5 Tips for Teaching Technology Etiquette to Kids

5 Tips for Teaching Technology Etiquette to Kids

5 Tips for Teaching Technology Etiquette to Kids

Kids are little sponges, absorbing everything adults do or say—as anyone who’s stubbed their toe and cursed around a three-year-old can attest. How you act and the things you say influence your children, and most parents try to set a good example, especially where manners are concerned.

Proper etiquette today means more than “please,” “thank you,” and keeping your elbows off the table. Mobile devices have raised a host of technology-based etiquette issues that didn’t exist not so long ago, and your kids are likely to use tech the way you do. With that in mind, here’s a few suggestions for teaching technology etiquette to kids.

 

Speak Softly and Be Considerate

Whenever possible, speak quietly when talking on the phone in a public place. No-one needs to have their own conversations interrupted by loud phone user. This applies to people who aren’t talking as well—hearing only half of a phone conversation really distracts people from what they’re focusing on.

Teach kids that being quiet isn’t enough—they also should consider what they’re saying. Few people want to hear a stranger discuss their endoscopy, how mean their girlfriend was, or whether they can afford to go home for Thanksgiving this year. Some subjects are meant to be private.

 

Know When Not to Use Your Phone

People use smartphones everywhere, but just because we can doesn’t mean we should. Anyone using their phone in a movie theater, for instance, is rightly considered a monster by those around him.

In addition to movie theaters, teach kids not to make calls in places of worship, libraries, class, or fancy restaurants. Any location where quiet is expected should be a place where people avoid using their phones (feel free to add the dining room table to the list). If you must have your phone on in such places, set it to vibrate and leave the area to talk.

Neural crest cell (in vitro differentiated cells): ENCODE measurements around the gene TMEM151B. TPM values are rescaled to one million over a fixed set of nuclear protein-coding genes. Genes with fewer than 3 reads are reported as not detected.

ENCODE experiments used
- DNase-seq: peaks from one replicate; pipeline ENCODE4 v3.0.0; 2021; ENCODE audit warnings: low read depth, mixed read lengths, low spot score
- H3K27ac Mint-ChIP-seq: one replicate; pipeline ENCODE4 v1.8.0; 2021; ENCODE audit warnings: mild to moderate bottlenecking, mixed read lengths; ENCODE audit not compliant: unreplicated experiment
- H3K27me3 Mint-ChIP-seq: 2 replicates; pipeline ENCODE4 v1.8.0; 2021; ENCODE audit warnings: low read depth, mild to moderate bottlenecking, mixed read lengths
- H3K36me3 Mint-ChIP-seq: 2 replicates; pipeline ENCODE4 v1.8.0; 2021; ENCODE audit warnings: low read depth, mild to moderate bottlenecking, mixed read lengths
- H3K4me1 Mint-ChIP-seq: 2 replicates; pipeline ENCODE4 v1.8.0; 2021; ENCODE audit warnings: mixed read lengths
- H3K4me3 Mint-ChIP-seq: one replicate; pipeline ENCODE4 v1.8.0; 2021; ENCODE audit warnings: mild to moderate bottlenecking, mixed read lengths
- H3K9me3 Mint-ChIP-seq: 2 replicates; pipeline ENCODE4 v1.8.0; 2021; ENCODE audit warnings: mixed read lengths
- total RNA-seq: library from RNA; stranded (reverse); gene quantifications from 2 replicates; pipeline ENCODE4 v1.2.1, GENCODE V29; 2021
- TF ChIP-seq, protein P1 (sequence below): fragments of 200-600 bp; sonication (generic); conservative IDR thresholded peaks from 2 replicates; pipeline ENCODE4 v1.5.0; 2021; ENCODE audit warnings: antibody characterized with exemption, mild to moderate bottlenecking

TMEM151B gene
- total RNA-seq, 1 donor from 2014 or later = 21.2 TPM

Texting Etiquette

Of course, the last thing kids use phones for is to make old-fashioned phone calls. Texting is the communication method of choice among kids, and it has some advantages—you can text about a personal matter in a coffee shop without disturbing your neighbors.

Even so, texting has some limits. Texting in class, during church sermons, or at the dinner table is rude and disrespectful, while texting on the job can get you fired. In dark theaters, the light from a phone is just as distracting as someone making a phone call, and texting in a grocery checkout line holds up the line for those behind you.

And then, of course, there’s texting and driving, which can be summed up in one word: don’t.

 

Phones are Things, People are Real

Manners change with time, and in a few years ignoring a text may be seen as just as rude as ignoring someone in front of you while you answer a text (some would argue this shift has already begun). For now, however, real-world interactions still take precedence over phone use. Have conversations with your kids. Teach them about the importance of eye contact and focusing on the other person. In the rare case when they absolutely must check their phone, teach them to ask the other person to excuse them for a moment.

 

Privacy Matters

Smartphones have made everyone a photographer, but not everyone wants to be photographed. Always ask a person’s permission before taking their picture—they may not want to be displayed on someone else’s social media feed.

When someone offers you a phone to view a picture or watch a video, never swipe the screen—doing so is an invasion of privacy. They may want to show you a picture of their three-year-old, but none of the other photos.

 

Teaching your children about technology etiquette is important. Technology plays a huge role in family life nowadays, as the many articles in our Family and Tech blog demonstrate. Children should see technology for what it is—a tool to enhance life without overwhelming other interests. Good luck out there, and remember—the kids are watching!

 

Leave a Reply

Your email address will not be published. Required fields are marked *